Good evening...and Happy Belated Solstice!
I am finally starting to see some growth here at the micro-mini ranch, despite the lack of sun and the warmth that generally accompanies it. I have a pot of basil that is doing well. I should have enough to pluck and dry a large batch of leaves on my dehydrator this weekend. Last year I grew basil in a pot and it did really well, that is, until someone (probably a rabbit) chewed the main stalk off at the base one night. I noticed it the next morning, and was just sick about it. I've had trouble growing basil in the past, but finally had felt I'd gotten the knack.
Basil, unlike most herbs, is a little more persnickety in their water requirements. Most herbs you have ignore a bit, make them feel just a wee bit neglected. Then they turn up their oil production and you get all the wonderful scents and flavor you crave. They are woo'ing you, as it were. Not so the snobbish basil. If basil feels the least bit neglected, it will up and die on me. It wants its soil to be moist almost all the time. It prefers potting soil rather than the clay-packed soil in my yard.
So anyway, I was out one weekend morning last summer, surveying my little green kingdom, and I see that my prize basil has fallen over like I tree in the woods that I wasn't around to hear. Did it make a sound? If it did, I didn't hear it. I will admit that I got a little misty seeing my plant all keeled over, the leaves already looking limp. No pesto. No tossing a few leaves in a soup or a salad. Then I thought, maybe I can dry the leaves and save it that way? And I did!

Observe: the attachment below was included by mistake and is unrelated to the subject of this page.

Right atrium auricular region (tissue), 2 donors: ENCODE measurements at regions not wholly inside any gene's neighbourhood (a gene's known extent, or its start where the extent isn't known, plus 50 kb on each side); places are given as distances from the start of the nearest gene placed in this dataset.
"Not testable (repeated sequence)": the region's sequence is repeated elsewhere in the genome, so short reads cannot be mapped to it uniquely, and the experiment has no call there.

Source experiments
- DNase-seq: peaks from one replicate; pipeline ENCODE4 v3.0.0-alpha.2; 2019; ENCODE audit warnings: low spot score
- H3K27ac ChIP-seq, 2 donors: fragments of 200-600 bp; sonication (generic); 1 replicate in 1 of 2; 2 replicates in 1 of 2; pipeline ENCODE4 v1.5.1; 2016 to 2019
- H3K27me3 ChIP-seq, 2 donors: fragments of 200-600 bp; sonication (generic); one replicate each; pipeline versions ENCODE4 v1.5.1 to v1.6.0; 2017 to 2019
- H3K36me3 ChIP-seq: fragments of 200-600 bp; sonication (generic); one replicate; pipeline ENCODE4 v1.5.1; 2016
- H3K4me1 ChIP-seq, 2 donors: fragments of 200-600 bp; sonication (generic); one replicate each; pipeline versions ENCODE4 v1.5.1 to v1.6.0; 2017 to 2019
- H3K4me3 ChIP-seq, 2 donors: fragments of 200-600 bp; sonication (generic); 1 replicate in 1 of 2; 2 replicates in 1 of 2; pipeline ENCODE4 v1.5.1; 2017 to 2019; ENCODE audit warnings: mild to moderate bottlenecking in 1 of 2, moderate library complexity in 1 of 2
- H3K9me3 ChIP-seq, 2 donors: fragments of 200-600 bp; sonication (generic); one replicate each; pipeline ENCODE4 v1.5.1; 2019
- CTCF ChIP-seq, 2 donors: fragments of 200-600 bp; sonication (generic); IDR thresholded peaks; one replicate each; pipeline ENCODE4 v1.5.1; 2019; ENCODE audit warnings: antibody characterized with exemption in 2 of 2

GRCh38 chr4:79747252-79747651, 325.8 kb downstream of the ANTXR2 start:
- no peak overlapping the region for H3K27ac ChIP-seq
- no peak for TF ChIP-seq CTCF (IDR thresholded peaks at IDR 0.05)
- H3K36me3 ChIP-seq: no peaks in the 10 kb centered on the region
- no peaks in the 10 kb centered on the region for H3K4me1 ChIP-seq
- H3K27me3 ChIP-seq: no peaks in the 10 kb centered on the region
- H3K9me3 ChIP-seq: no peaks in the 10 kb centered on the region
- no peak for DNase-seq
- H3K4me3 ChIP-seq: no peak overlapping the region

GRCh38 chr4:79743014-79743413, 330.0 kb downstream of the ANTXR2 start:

I plucked every last beloved leaf off the stalk and gently washed them. Then I laid them in a single layer on several trays of my dehydrator and turned it on. Within about an hour and half, they were done. I gently crushed the dried leaves into glass container with an airtight lid, and sniffed dramatically one last time.
Over the next few months, I realized what I boon I had made for myself. Home dried basil is so much more aromatic and flavorful than store bought dried basil. It really needs to be capitalized: its Basil. My spaghetti and pizza sauce become more masterful. Garlic bread became godlike with a sprinkling of my Basil. Pasta salads and even roasted veggies which are NOM to be begin with became MOAR NOM (if you pardon my LOLspeak) with the Basil. In short, I will never buy dried basil again when I can make Basil at home so easily.
And so can you. You don't even need a dehydrator. Go out and buy yourself a basil plant from a farmer's market or local nursery. They should still have some in stock. if not, pick up a packet of basil seeds, and plant in a pot. Keep the soil moist, and in a warm, sunny spot. When the plant starts to get tall and a little bushy, pinch off the first layers of leaves, that causes the plant to become bushier, and less likely to flower. When it starts getting cold, or when you want to harvest and dry your leaves, pluck them off, wash them gently in cool water. Pat dry. Then layer then on some parchment paper set over a cookie sheet in a single layer, if you don't live in a warm humid climate, put them on top of your fridge for a week. They will dry naturally. If you want to speed up the process, put the cookie sheet in your oven set to the lowest temp on the dial. Leave the door open a crack to let most of the heat escape. You don't want to cook your leaves, just speed up the drying process. Check on your leaves every 20 mins or so. Some ovens get too hot for this process, so it's important to check often. You might want to turn off the oven at intervals. The leaves are done when they are dry and crumble easily. Let them cool, and put them in an airtight container.
Now you know what I know about Basil. And it's all thanks to some waskily wabbit.